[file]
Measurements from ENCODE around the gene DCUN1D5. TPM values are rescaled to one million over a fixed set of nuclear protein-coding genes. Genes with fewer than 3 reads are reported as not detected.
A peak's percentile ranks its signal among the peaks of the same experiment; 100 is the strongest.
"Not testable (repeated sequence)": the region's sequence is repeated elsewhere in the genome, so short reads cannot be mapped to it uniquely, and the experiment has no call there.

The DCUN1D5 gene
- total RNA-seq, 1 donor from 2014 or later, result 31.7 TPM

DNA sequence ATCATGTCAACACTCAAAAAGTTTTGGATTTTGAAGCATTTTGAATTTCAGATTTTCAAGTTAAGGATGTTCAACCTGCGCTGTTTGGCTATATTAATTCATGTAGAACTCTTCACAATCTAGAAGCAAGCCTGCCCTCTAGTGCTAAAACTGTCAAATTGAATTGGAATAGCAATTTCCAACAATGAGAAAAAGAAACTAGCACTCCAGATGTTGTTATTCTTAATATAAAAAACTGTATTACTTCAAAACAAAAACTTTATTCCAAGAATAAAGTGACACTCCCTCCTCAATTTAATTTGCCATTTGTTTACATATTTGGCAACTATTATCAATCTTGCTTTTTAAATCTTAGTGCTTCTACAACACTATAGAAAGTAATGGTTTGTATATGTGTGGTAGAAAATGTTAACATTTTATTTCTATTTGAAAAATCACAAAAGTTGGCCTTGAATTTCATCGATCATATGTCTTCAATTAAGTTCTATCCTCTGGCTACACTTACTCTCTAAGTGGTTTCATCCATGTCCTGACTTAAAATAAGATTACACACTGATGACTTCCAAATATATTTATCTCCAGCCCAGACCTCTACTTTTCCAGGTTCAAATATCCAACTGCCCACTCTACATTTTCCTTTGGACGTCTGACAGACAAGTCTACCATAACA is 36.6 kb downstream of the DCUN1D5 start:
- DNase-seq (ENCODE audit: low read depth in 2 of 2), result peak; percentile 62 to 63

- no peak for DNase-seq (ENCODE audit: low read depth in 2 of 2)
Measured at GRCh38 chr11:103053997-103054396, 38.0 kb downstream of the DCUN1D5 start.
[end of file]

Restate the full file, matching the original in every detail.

Measurements from ENCODE around the gene DCUN1D5. TPM values are rescaled to one million over a fixed set of nuclear protein-coding genes. Genes with fewer than 3 reads are reported as not detected.
A peak's percentile ranks its signal among the peaks of the same experiment; 100 is the strongest.
"Not testable (repeated sequence)": the region's sequence is repeated elsewhere in the genome, so short reads cannot be mapped to it uniquely, and the experiment has no call there.

The DCUN1D5 gene
- total RNA-seq, 1 donor from 2014 or later, result 31.7 TPM

DNA sequence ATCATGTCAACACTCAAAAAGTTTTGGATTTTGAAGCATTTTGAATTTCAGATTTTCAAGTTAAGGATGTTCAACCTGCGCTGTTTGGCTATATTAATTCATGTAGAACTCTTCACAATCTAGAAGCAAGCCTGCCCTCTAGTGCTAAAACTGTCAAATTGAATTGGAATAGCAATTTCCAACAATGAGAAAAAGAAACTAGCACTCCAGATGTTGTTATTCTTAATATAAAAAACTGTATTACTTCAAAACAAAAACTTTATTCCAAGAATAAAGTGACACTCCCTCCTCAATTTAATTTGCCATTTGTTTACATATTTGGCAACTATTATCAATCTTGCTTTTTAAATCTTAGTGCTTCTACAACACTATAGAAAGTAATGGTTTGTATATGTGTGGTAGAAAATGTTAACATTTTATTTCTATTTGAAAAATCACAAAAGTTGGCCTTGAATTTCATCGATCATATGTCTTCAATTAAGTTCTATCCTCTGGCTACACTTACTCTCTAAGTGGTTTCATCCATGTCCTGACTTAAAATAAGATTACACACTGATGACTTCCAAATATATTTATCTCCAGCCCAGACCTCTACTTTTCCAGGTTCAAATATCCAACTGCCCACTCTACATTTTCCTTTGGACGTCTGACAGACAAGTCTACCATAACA is 36.6 kb downstream of the DCUN1D5 start:
- DNase-seq (ENCODE audit: low read depth in 2 of 2), result peak; percentile 62 to 63

- no peak for DNase-seq (ENCODE audit: low read depth in 2 of 2)
Measured at GRCh38 chr11:103053997-103054396, 38.0 kb downstream of the DCUN1D5 start.